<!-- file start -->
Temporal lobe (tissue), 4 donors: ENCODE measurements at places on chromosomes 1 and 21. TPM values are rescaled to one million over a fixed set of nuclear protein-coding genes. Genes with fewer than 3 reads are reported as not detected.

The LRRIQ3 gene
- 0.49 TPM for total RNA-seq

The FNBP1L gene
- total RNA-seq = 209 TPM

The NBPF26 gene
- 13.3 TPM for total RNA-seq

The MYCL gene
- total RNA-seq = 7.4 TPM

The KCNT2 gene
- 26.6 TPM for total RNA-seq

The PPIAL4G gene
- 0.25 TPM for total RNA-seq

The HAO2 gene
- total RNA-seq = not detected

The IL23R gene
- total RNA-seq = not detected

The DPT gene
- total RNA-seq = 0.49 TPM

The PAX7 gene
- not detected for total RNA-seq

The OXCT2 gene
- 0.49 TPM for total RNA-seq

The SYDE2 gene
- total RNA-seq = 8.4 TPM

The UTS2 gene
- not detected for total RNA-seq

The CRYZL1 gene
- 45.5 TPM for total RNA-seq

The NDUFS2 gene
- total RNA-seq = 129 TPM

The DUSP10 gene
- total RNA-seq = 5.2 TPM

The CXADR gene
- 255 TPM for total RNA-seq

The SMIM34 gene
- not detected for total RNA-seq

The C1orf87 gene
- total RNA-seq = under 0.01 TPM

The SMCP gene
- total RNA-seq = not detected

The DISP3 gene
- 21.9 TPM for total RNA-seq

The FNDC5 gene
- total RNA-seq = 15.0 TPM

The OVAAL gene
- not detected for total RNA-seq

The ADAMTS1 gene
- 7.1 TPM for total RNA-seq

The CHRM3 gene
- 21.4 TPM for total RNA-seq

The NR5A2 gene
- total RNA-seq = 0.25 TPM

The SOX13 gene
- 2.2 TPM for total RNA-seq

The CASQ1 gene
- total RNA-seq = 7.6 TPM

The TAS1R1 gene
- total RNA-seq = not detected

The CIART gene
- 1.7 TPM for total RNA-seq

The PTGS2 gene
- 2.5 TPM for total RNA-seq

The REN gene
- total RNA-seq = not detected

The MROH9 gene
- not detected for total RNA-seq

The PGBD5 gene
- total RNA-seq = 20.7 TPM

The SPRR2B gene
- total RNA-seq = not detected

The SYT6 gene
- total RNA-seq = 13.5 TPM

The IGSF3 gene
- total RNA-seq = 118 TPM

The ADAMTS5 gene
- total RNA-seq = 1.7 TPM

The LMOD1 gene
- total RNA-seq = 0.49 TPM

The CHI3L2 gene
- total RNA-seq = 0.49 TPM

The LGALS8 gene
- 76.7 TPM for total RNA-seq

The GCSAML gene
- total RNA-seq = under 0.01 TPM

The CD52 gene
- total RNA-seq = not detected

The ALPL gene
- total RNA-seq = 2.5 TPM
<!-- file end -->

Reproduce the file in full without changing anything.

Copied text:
Temporal lobe (tissue), 4 donors: ENCODE measurements at places on chromosomes 1 and 21. TPM values are rescaled to one million over a fixed set of nuclear protein-coding genes. Genes with fewer than 3 reads are reported as not detected.

The LRRIQ3 gene
- 0.49 TPM for total RNA-seq

The FNBP1L gene
- total RNA-seq = 209 TPM

The NBPF26 gene
- 13.3 TPM for total RNA-seq

The MYCL gene
- total RNA-seq = 7.4 TPM

The KCNT2 gene
- 26.6 TPM for total RNA-seq

The PPIAL4G gene
- 0.25 TPM for total RNA-seq

The HAO2 gene
- total RNA-seq = not detected

The IL23R gene
- total RNA-seq = not detected

The DPT gene
- total RNA-seq = 0.49 TPM

The PAX7 gene
- not detected for total RNA-seq

The OXCT2 gene
- 0.49 TPM for total RNA-seq

The SYDE2 gene
- total RNA-seq = 8.4 TPM

The UTS2 gene
- not detected for total RNA-seq

The CRYZL1 gene
- 45.5 TPM for total RNA-seq

The NDUFS2 gene
- total RNA-seq = 129 TPM

The DUSP10 gene
- total RNA-seq = 5.2 TPM

The CXADR gene
- 255 TPM for total RNA-seq

The SMIM34 gene
- not detected for total RNA-seq

The C1orf87 gene
- total RNA-seq = under 0.01 TPM

The SMCP gene
- total RNA-seq = not detected

The DISP3 gene
- 21.9 TPM for total RNA-seq

The FNDC5 gene
- total RNA-seq = 15.0 TPM

The OVAAL gene
- not detected for total RNA-seq

The ADAMTS1 gene
- 7.1 TPM for total RNA-seq

The CHRM3 gene
- 21.4 TPM for total RNA-seq

The NR5A2 gene
- total RNA-seq = 0.25 TPM

The SOX13 gene
- 2.2 TPM for total RNA-seq

The CASQ1 gene
- total RNA-seq = 7.6 TPM

The TAS1R1 gene
- total RNA-seq = not detected

The CIART gene
- 1.7 TPM for total RNA-seq

The PTGS2 gene
- 2.5 TPM for total RNA-seq

The REN gene
- total RNA-seq = not detected

The MROH9 gene
- not detected for total RNA-seq

The PGBD5 gene
- total RNA-seq = 20.7 TPM

The SPRR2B gene
- total RNA-seq = not detected

The SYT6 gene
- total RNA-seq = 13.5 TPM

The IGSF3 gene
- total RNA-seq = 118 TPM

The ADAMTS5 gene
- total RNA-seq = 1.7 TPM

The LMOD1 gene
- total RNA-seq = 0.49 TPM

The CHI3L2 gene
- total RNA-seq = 0.49 TPM

The LGALS8 gene
- 76.7 TPM for total RNA-seq

The GCSAML gene
- total RNA-seq = under 0.01 TPM

The CD52 gene
- total RNA-seq = not detected

The ALPL gene
- total RNA-seq = 2.5 TPM